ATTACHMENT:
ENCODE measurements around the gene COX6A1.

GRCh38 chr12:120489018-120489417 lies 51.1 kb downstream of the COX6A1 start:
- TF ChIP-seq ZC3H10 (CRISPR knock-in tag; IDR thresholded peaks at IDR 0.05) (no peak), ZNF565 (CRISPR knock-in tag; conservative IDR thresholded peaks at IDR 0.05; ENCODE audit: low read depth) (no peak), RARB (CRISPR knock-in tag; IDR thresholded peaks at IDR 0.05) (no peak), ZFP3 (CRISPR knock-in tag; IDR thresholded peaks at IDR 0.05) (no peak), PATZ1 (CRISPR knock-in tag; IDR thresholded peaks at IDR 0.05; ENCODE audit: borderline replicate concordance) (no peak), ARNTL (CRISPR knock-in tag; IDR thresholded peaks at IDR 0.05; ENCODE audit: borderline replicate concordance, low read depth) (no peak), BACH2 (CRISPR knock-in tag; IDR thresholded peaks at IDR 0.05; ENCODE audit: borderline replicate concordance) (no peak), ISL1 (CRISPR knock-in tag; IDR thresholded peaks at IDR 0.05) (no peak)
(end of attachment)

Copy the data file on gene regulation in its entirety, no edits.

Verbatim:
ENCODE measurements around the gene COX6A1.

GRCh38 chr12:120489018-120489417 lies 51.1 kb downstream of the COX6A1 start:
- TF ChIP-seq ZC3H10 (CRISPR knock-in tag; IDR thresholded peaks at IDR 0.05) (no peak), ZNF565 (CRISPR knock-in tag; conservative IDR thresholded peaks at IDR 0.05; ENCODE audit: low read depth) (no peak), RARB (CRISPR knock-in tag; IDR thresholded peaks at IDR 0.05) (no peak), ZFP3 (CRISPR knock-in tag; IDR thresholded peaks at IDR 0.05) (no peak), PATZ1 (CRISPR knock-in tag; IDR thresholded peaks at IDR 0.05; ENCODE audit: borderline replicate concordance) (no peak), ARNTL (CRISPR knock-in tag; IDR thresholded peaks at IDR 0.05; ENCODE audit: borderline replicate concordance, low read depth) (no peak), BACH2 (CRISPR knock-in tag; IDR thresholded peaks at IDR 0.05; ENCODE audit: borderline replicate concordance) (no peak), ISL1 (CRISPR knock-in tag; IDR thresholded peaks at IDR 0.05) (no peak)